My favorite Victorian novelist is Anthony Trollope, and I would highly recommend that anyone interested in the period check him out. Most of his novels are set in the mid-1800s, and he has a real nack for character depth. Also, he pays particular attention to female characters, and there are always a myriad of women running around his novels. I found that interesting because it's commonly thought that ladies in the Victorian period had nothing to do. His conceptions of the Lady and the Gentlemen have been examined extensively, and Henry James has written several essays on how inappropriate and un-fiction-like his narrative voice is. I love Henry James (Potrait of a Lady, specifically), but he's got nothing on Trollope, in my opinion. He's very prolific, however, and so if anyone has the sudden urge to go pick up one of his books, I'd suggest beginning with either: The Eustace Diamonds, or Small House at Alington. Several of his novels take place in the same fictional county, and the characters overlap. These novels are referred to as the Chronicles of Barset, and Small House is one of them.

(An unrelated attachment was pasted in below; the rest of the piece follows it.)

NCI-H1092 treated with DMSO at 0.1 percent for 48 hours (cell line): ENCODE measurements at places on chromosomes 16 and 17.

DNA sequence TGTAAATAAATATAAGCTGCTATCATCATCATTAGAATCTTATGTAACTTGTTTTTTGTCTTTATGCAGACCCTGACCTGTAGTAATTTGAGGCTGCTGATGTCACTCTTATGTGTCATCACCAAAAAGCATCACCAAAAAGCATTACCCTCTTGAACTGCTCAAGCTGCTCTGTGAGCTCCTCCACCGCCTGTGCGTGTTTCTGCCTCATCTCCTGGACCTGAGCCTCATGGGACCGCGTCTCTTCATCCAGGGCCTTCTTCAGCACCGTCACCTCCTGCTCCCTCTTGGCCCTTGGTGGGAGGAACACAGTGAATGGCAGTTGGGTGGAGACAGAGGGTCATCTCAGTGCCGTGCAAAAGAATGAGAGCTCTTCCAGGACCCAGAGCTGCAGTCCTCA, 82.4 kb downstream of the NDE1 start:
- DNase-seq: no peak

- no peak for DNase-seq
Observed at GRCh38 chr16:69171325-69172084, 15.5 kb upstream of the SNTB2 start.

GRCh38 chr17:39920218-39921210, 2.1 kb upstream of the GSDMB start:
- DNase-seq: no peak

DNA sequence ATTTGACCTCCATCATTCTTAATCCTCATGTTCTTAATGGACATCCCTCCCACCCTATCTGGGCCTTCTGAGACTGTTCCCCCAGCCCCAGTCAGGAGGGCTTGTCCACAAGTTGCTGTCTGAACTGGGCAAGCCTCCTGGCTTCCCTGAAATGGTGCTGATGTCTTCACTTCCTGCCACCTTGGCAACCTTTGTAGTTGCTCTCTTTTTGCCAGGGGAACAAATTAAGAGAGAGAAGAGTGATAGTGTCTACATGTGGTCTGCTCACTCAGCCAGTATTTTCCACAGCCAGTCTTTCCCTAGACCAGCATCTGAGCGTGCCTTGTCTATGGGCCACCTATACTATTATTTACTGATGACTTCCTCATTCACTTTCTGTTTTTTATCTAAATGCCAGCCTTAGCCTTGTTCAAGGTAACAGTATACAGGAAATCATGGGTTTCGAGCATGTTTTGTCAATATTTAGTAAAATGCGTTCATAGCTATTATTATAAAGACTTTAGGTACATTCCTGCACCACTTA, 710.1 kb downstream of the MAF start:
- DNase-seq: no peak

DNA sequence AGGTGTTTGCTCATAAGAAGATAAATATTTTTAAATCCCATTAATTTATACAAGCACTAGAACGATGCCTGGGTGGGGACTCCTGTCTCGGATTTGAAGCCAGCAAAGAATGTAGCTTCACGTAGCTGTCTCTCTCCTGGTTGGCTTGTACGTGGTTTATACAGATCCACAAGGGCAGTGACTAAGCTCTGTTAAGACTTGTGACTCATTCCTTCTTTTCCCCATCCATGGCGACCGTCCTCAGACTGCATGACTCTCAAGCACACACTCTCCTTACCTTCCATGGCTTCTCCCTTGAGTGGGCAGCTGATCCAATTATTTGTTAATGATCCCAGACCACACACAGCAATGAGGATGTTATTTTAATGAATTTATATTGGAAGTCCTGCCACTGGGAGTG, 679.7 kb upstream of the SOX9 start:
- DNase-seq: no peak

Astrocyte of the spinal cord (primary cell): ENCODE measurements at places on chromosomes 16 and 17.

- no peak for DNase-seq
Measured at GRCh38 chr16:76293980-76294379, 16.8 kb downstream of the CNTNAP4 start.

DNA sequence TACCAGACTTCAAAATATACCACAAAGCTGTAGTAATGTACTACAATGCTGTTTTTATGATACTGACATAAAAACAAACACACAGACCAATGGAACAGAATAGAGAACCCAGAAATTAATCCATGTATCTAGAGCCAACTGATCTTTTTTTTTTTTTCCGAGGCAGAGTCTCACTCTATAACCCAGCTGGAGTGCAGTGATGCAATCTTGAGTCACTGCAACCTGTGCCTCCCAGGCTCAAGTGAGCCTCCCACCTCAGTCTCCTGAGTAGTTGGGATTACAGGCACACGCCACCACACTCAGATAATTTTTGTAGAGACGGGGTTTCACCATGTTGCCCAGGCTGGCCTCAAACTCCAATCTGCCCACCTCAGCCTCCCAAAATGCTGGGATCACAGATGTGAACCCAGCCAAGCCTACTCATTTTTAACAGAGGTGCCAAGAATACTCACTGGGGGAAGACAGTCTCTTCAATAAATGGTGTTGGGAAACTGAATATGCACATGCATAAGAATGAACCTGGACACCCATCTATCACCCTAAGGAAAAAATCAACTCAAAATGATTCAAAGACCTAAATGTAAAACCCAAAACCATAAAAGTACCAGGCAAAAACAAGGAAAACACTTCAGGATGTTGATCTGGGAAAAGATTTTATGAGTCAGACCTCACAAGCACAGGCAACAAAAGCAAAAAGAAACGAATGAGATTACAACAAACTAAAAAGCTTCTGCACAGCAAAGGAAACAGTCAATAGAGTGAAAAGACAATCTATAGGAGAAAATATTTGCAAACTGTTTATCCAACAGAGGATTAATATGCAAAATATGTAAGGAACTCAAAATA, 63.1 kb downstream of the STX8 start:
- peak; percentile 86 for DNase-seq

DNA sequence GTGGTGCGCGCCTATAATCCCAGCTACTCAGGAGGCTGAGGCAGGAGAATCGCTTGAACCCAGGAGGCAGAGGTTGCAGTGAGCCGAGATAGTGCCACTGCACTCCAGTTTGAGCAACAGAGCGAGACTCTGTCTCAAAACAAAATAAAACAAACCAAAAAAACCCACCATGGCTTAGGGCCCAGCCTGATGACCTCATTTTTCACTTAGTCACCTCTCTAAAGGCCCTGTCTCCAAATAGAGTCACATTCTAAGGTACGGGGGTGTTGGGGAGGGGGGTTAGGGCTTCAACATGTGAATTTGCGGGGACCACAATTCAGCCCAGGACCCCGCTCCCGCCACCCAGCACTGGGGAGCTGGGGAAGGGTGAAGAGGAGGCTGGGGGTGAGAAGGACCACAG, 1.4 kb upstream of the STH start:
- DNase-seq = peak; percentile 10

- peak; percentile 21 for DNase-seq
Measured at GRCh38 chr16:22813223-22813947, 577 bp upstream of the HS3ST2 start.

Also, most Victorian literature focuses on extreme detail. The minutae of day-to-day life is what really fascinated the Victorians, and authors such as Elizabeth Gaskell are excellent references, as well. Trollope can be a lot of fun, but Gaskell is really quite pastoral and to really get an idea of what life was like for middle-class folk — especially women, again — I'd suggest reading her work as well.